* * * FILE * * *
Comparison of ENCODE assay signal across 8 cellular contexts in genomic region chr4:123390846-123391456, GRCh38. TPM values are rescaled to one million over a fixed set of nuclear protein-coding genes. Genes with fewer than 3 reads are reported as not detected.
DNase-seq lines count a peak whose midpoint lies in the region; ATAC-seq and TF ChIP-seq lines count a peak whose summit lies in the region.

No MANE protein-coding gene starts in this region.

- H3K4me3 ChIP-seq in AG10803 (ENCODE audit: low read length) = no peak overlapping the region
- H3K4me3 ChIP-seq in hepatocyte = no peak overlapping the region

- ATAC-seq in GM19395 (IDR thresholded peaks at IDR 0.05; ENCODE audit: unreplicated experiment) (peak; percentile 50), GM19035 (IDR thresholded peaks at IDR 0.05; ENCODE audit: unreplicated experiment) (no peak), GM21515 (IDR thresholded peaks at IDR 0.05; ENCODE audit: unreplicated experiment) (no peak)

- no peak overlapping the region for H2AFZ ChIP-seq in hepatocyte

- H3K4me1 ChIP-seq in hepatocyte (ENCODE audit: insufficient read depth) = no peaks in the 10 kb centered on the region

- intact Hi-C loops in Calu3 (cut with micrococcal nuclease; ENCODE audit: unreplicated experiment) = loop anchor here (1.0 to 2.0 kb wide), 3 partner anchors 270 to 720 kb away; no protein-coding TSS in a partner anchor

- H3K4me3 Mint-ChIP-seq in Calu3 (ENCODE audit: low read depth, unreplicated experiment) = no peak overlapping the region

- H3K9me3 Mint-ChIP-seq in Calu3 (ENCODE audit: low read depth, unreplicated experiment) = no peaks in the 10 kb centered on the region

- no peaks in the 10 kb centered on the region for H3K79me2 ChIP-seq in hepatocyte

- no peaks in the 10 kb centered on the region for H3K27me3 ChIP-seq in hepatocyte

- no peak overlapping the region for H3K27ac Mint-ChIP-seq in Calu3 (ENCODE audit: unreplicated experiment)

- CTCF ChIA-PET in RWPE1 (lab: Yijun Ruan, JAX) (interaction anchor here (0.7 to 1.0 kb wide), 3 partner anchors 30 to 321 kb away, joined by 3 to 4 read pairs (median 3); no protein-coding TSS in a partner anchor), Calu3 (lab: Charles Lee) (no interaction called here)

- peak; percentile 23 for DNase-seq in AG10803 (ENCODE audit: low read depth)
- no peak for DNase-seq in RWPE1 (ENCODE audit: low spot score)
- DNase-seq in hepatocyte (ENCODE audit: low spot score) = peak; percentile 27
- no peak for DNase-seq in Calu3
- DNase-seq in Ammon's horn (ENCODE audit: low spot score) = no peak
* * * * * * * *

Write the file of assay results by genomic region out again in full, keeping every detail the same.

Comparison of ENCODE assay signal across 8 cellular contexts in genomic region chr4:123390846-123391456, GRCh38. TPM values are rescaled to one million over a fixed set of nuclear protein-coding genes. Genes with fewer than 3 reads are reported as not detected.
DNase-seq lines count a peak whose midpoint lies in the region; ATAC-seq and TF ChIP-seq lines count a peak whose summit lies in the region.

No MANE protein-coding gene starts in this region.

- H3K4me3 ChIP-seq in AG10803 (ENCODE audit: low read length) = no peak overlapping the region
- H3K4me3 ChIP-seq in hepatocyte = no peak overlapping the region

- ATAC-seq in GM19395 (IDR thresholded peaks at IDR 0.05; ENCODE audit: unreplicated experiment) (peak; percentile 50), GM19035 (IDR thresholded peaks at IDR 0.05; ENCODE audit: unreplicated experiment) (no peak), GM21515 (IDR thresholded peaks at IDR 0.05; ENCODE audit: unreplicated experiment) (no peak)

- no peak overlapping the region for H2AFZ ChIP-seq in hepatocyte

- H3K4me1 ChIP-seq in hepatocyte (ENCODE audit: insufficient read depth) = no peaks in the 10 kb centered on the region

- intact Hi-C loops in Calu3 (cut with micrococcal nuclease; ENCODE audit: unreplicated experiment) = loop anchor here (1.0 to 2.0 kb wide), 3 partner anchors 270 to 720 kb away; no protein-coding TSS in a partner anchor

- H3K4me3 Mint-ChIP-seq in Calu3 (ENCODE audit: low read depth, unreplicated experiment) = no peak overlapping the region

- H3K9me3 Mint-ChIP-seq in Calu3 (ENCODE audit: low read depth, unreplicated experiment) = no peaks in the 10 kb centered on the region

- no peaks in the 10 kb centered on the region for H3K79me2 ChIP-seq in hepatocyte

- no peaks in the 10 kb centered on the region for H3K27me3 ChIP-seq in hepatocyte

- no peak overlapping the region for H3K27ac Mint-ChIP-seq in Calu3 (ENCODE audit: unreplicated experiment)

- CTCF ChIA-PET in RWPE1 (lab: Yijun Ruan, JAX) (interaction anchor here (0.7 to 1.0 kb wide), 3 partner anchors 30 to 321 kb away, joined by 3 to 4 read pairs (median 3); no protein-coding TSS in a partner anchor), Calu3 (lab: Charles Lee) (no interaction called here)

- peak; percentile 23 for DNase-seq in AG10803 (ENCODE audit: low read depth)
- no peak for DNase-seq in RWPE1 (ENCODE audit: low spot score)
- DNase-seq in hepatocyte (ENCODE audit: low spot score) = peak; percentile 27
- no peak for DNase-seq in Calu3
- DNase-seq in Ammon's horn (ENCODE audit: low spot score) = no peak